Many of us carry a mental baggage. Injustice and wrongs meted out to us at different points of life continue to bog us down. We either wallow in self pity or very simply crave to settle scores.
Both options can prove detrimental to our physical and mental health. Religion and psychology say that the only way forward is to forgive and forget. This lofty concept is easier said than done. This is because we are not as large-hearted as we believe ourselves to be. Secondly, we forget the times when we have been pardoned for our sins by generous souls. The sum and substance of the quality of mercy can be identified in one of the key episodes in the Ramayana.
Rama killed Ravana, the king of Lanka and the abductor of his wife in a gory battle. Hanuman hastened with the news to the Ashoka Vana where Sita was held captive.
The distressed princess felt elated. Hanuman told Sita that he could punish her offenders. Sita gave Rama’s messenger a long look. She looked around her at the faces that were no longer menacing. She simply told Hanuman to leave them alone. When Sita saw the quizzical expression on Anjaneya’s visage, she explained that the female ogresses who guarded her and intimidated her were mere instruments in the hands of their leader. They had been carrying out their assignment out of dread of their king. Hence they were not to be faulted or penalised for simply carrying out their duties.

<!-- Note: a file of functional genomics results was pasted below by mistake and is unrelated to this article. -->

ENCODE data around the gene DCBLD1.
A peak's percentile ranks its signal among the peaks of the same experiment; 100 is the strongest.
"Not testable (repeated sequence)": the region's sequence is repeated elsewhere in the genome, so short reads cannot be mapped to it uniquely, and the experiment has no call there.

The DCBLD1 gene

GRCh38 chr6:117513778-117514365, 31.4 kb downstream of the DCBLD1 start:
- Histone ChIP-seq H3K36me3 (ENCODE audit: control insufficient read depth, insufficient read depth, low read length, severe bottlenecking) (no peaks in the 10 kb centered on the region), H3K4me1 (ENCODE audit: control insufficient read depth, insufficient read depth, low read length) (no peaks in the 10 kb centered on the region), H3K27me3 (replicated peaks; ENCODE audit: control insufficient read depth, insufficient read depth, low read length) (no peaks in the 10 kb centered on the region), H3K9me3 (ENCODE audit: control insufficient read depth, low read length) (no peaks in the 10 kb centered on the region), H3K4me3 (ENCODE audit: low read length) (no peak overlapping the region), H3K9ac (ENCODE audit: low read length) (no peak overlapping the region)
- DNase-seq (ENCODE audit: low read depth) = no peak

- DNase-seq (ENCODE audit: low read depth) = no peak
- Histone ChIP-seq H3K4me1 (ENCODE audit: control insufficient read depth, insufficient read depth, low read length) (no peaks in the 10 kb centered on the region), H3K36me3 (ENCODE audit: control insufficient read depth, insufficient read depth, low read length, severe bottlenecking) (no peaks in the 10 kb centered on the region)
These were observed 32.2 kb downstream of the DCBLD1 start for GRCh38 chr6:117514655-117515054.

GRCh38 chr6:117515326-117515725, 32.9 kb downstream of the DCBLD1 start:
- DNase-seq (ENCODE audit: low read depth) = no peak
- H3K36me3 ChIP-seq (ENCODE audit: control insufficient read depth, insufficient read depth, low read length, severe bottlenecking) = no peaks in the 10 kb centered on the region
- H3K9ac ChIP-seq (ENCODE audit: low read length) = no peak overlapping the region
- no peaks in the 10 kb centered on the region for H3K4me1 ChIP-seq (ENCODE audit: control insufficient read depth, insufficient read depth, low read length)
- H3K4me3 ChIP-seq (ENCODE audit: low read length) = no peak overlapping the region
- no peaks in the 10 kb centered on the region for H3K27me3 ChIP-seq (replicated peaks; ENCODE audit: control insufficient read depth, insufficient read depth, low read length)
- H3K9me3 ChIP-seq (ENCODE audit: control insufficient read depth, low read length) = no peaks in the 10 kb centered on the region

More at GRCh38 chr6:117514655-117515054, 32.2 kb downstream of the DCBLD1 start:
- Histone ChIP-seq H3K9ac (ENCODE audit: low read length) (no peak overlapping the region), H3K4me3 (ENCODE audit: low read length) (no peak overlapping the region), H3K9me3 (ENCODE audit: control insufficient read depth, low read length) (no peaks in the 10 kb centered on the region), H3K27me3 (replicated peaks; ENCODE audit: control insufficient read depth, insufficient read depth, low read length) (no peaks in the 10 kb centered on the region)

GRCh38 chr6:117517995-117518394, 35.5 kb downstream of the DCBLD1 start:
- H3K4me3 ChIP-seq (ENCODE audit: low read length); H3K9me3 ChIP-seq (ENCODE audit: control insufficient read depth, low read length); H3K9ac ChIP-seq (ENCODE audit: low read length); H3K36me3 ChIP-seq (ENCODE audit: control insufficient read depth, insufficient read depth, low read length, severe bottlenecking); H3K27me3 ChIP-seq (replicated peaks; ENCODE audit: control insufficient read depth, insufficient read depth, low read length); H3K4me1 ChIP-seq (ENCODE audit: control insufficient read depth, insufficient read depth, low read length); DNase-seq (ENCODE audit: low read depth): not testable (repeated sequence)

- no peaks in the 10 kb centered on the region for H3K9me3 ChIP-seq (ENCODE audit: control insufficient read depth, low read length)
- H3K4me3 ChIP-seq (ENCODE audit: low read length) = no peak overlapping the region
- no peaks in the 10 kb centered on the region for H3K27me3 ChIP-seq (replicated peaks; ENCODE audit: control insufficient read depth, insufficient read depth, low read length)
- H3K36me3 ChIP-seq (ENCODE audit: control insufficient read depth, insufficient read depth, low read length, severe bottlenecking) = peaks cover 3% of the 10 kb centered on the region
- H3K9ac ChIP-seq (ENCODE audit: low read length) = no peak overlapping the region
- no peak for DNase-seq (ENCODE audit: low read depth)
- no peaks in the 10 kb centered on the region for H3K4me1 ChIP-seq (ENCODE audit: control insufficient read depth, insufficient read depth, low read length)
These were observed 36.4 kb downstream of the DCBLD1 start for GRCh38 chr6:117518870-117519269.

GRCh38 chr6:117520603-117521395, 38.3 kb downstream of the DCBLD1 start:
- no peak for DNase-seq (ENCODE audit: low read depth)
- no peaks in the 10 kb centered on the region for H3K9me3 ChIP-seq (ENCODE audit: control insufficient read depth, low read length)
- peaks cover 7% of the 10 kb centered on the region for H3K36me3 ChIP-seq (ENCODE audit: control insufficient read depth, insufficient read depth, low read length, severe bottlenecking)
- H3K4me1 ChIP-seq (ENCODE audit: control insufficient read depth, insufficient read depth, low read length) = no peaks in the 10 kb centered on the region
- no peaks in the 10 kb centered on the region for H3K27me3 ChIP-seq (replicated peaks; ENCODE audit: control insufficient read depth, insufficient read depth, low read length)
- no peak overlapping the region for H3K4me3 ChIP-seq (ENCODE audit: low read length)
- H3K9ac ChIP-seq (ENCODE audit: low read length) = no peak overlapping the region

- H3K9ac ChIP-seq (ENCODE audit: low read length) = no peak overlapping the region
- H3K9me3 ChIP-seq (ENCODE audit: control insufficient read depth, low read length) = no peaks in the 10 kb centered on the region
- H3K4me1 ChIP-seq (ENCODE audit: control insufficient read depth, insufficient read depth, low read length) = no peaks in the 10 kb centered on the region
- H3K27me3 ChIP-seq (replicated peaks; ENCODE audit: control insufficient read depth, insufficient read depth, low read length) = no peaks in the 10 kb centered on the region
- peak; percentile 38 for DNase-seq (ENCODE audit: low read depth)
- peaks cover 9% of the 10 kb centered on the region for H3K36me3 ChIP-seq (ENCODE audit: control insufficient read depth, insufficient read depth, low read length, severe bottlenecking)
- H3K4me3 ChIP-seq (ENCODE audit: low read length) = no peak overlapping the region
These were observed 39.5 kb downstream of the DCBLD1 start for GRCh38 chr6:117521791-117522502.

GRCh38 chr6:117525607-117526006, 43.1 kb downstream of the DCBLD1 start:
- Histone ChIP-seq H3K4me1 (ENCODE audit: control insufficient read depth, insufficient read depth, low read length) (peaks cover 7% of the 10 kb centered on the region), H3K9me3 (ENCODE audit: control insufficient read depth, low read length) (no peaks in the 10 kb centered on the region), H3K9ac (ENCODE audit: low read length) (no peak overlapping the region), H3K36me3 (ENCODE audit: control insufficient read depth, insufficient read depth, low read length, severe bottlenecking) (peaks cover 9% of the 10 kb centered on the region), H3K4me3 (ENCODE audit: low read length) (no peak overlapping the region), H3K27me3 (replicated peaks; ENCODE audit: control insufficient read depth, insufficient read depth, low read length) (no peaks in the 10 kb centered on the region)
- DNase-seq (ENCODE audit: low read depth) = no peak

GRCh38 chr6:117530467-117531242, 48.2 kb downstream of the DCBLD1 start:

Besides, her redemption from the clutches of her abductor happened to be a red lettered day in her life. She had no earthly possessions to give away to signify her joy. Her royal lineage prompted her to be generous. Her intrinsic nature chose to forgive the malefactors. Hence it was but natural for her to let bygones be bygones and carry on with life.
Shakespeare reiterated the same sentiment when he said, “The quality of mercy is not strain’d, It droppeth as the gentle rain from heaven, Upon the place beneath: it is twice blest; It blesseth him that gives and him that takes: ‘Tis mightiest in the mightiest: it becomes. The throned monarch better than his crown;—”
Sometimes, the truths that we know or believe in can be pretty hard to establish for want of witnesses or proof. The societal values, the situation, place and time eventually end up delivering a verdict which may or may not measure up to universal justice. Different places in the world have diverse religions, belief sets and values framed on the basis of the native environment. The person at the receiving end of the situation ends up with a raw deal because his contemporaries cannot see beyond their nose. The victims and martyrs of such situations have always had unique ways of ascertaining their stand.